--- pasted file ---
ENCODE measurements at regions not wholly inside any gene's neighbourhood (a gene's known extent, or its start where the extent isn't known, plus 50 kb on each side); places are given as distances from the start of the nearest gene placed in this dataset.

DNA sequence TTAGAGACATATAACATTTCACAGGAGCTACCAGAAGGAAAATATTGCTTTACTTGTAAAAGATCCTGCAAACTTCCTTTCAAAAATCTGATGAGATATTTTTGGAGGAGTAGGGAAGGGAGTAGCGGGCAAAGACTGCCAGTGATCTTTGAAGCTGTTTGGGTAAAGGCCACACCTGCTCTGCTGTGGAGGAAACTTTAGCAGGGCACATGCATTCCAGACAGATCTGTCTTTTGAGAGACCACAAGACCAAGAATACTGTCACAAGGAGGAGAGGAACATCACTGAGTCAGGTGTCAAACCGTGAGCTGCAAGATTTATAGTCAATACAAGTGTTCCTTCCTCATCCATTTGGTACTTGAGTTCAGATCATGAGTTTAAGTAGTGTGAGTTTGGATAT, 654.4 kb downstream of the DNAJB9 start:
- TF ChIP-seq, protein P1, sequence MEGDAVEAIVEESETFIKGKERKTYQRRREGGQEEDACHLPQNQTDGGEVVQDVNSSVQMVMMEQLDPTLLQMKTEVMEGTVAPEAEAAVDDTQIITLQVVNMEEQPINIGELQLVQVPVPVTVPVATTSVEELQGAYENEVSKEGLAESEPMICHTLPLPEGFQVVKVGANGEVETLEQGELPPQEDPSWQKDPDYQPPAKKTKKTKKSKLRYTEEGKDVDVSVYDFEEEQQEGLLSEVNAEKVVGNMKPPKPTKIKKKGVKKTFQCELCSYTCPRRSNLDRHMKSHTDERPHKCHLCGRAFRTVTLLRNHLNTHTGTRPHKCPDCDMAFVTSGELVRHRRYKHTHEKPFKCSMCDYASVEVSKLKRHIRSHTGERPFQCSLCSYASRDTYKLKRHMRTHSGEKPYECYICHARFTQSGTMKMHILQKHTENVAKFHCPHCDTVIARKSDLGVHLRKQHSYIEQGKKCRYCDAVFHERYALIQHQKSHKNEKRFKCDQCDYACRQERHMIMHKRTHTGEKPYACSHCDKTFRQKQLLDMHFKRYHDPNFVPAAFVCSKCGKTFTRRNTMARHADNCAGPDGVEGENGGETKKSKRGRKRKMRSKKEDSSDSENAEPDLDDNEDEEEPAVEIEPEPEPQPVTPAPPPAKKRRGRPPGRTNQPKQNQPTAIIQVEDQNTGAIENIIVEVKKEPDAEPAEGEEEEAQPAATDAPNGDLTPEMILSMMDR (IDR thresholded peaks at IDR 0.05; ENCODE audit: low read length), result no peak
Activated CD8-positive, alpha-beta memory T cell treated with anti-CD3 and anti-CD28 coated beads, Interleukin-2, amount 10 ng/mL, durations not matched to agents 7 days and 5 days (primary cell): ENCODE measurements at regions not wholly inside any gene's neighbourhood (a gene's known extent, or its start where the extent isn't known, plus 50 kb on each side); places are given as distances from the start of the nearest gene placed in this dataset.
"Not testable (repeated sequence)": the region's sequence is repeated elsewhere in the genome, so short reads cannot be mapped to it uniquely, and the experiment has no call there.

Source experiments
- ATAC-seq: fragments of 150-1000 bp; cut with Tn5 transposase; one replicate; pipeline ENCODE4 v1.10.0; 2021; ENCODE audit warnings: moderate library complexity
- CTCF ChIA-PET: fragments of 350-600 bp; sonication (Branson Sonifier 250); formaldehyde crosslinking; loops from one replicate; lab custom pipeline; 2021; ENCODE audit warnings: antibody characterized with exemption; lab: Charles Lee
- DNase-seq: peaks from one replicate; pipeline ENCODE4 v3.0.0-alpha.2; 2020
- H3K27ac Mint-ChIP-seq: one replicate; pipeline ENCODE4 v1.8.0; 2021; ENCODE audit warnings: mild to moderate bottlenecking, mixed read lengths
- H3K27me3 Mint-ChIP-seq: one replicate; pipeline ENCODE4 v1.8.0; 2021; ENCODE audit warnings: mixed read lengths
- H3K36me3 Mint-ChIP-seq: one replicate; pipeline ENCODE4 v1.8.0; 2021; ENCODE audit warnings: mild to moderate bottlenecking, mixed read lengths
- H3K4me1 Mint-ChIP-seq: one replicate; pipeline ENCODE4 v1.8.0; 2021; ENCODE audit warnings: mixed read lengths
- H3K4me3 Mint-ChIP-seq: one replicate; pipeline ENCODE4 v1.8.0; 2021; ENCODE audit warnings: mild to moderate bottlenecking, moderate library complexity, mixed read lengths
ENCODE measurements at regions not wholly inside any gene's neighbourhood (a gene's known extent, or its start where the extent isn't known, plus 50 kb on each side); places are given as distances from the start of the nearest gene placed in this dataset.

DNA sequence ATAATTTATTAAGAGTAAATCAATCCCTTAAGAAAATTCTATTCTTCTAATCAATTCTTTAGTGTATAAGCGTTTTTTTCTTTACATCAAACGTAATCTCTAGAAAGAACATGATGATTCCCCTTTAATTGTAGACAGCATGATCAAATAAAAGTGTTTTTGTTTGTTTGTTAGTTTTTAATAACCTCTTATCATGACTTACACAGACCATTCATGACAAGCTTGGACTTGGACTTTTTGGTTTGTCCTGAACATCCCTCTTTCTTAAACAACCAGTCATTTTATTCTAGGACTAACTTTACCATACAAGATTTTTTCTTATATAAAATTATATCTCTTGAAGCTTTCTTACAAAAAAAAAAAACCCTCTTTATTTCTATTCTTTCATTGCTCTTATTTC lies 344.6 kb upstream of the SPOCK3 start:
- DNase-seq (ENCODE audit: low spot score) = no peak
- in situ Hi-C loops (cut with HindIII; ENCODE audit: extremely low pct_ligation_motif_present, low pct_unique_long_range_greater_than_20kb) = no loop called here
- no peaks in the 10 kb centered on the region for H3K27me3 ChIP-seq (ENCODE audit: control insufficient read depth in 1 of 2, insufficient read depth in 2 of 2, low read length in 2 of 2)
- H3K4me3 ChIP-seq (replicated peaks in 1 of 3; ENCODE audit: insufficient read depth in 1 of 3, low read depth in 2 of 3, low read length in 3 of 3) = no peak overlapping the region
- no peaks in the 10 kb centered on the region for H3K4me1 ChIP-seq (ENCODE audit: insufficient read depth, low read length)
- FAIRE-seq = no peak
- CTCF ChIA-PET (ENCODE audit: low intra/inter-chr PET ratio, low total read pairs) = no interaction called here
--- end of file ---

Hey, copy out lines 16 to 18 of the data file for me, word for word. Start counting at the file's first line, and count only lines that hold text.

DNA sequence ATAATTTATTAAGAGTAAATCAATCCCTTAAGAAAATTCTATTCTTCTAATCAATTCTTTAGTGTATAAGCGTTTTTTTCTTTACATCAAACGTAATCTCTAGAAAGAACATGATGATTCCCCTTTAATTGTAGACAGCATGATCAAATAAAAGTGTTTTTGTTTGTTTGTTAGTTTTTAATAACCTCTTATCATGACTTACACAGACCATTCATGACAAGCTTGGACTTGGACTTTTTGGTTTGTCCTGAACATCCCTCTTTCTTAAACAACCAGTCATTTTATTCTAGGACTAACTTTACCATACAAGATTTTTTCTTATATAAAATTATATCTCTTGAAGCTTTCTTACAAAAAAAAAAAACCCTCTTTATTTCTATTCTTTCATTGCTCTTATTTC lies 344.6 kb upstream of the SPOCK3 start:
- DNase-seq (ENCODE audit: low spot score) = no peak
- in situ Hi-C loops (cut with HindIII; ENCODE audit: extremely low pct_ligation_motif_present, low pct_unique_long_range_greater_than_20kb) = no loop called here